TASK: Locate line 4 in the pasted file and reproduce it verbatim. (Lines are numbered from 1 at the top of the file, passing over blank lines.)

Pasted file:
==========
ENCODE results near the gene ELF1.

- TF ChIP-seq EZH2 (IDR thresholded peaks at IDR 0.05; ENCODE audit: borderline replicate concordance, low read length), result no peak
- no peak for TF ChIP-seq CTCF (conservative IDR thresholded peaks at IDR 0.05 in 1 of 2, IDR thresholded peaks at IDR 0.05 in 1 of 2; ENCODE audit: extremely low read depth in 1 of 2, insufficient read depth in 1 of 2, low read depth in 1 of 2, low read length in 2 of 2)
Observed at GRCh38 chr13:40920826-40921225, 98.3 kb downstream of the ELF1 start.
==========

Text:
Observed at GRCh38 chr13:40920826-40921225, 98.3 kb downstream of the ELF1 start.